Put down the Yellow Pages! Selecting a doctor is a big decision that could potentially affect your health for years down the road. While it might feel easier to just pick a name out of the phone book, you should shop for a doctor for at least as long as it’d take you to shop for a lawyer, accountant or any other professional you entrust with your well-being, according to U.S. News.
What kind of doctor are you looking for? U.S. News reported you should prioritize different factors depending on whether you’re looking for a primary care physician (PCP), a one-time specialist or a specialist for long-term care. For example, the doc’s personality will matter more if you’ll be seeing him or her frequently, as is the case with PCPs and long-term specialists.
Prioritize their skills: Once you know what type of doc you’re looking for, decide what matters most to you. For a specialist, you may highly value your PCP’s recommendations, a prestigious medical degree or other recognitions and achievements within that doctor’s field. In the case of a PCP, a pal’s recommendation of a warm, agreeable doctor may carry more weight. Just be sure to find out why a particular doctor is recommended; maybe your friend appreciates a more clinical demeanor, but you want someone you can chat with. Consumer review sites can offer similar insight.
Unfortunately, the truth is, there’s no one right way to pick your doctor; it’s important that you select someone based on qualities that matter to you. That said, The New York Times reported that insurance companies and regional magazines are creating more comprehensive lists of the best doctors, so if rankings are important to you, look at these resources. Consumer Reports also has a list of sites where you can check a doctor’s general credentials (like degrees and certifications).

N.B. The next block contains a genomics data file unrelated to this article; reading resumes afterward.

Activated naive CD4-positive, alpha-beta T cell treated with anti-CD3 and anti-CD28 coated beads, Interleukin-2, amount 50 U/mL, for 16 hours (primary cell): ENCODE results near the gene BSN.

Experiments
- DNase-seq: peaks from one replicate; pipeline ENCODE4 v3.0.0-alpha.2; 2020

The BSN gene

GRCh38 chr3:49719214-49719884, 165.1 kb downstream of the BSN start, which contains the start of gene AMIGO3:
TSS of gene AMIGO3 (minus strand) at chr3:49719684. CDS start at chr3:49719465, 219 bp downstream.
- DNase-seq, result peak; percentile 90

Research individuals: Starting with those qualifications, you should be able to put together a list — either from the Internet at large or from your insurance company — of doctors to consider. Next, check out each doctor’s website. It may sound trivial, but one doc told U.S. News that it can actually give you a lot of insight into how this doctor communicates.
You should also be able to find important info like office hours and location. Convenience is essential; you probably don’t want to drive an hour each way when you’re under the weather or take off work for every routine check-up. The doctor will also be affiliated with nearby hospitals and will likely recommend specialists they work with in the area, so traveling for one doctor could translate into traveling for all medical care.
Have a conversation: Many doctors will be willing to have a phone conversation or an in-office interview. You should mention any specific medical concerns, and try to get a feel for how they interact with patients. Even a phone conversation with a receptionist can clue you in on how busy the office usually is, how far in advance appointments need to be made and whether the doctor is usually on time.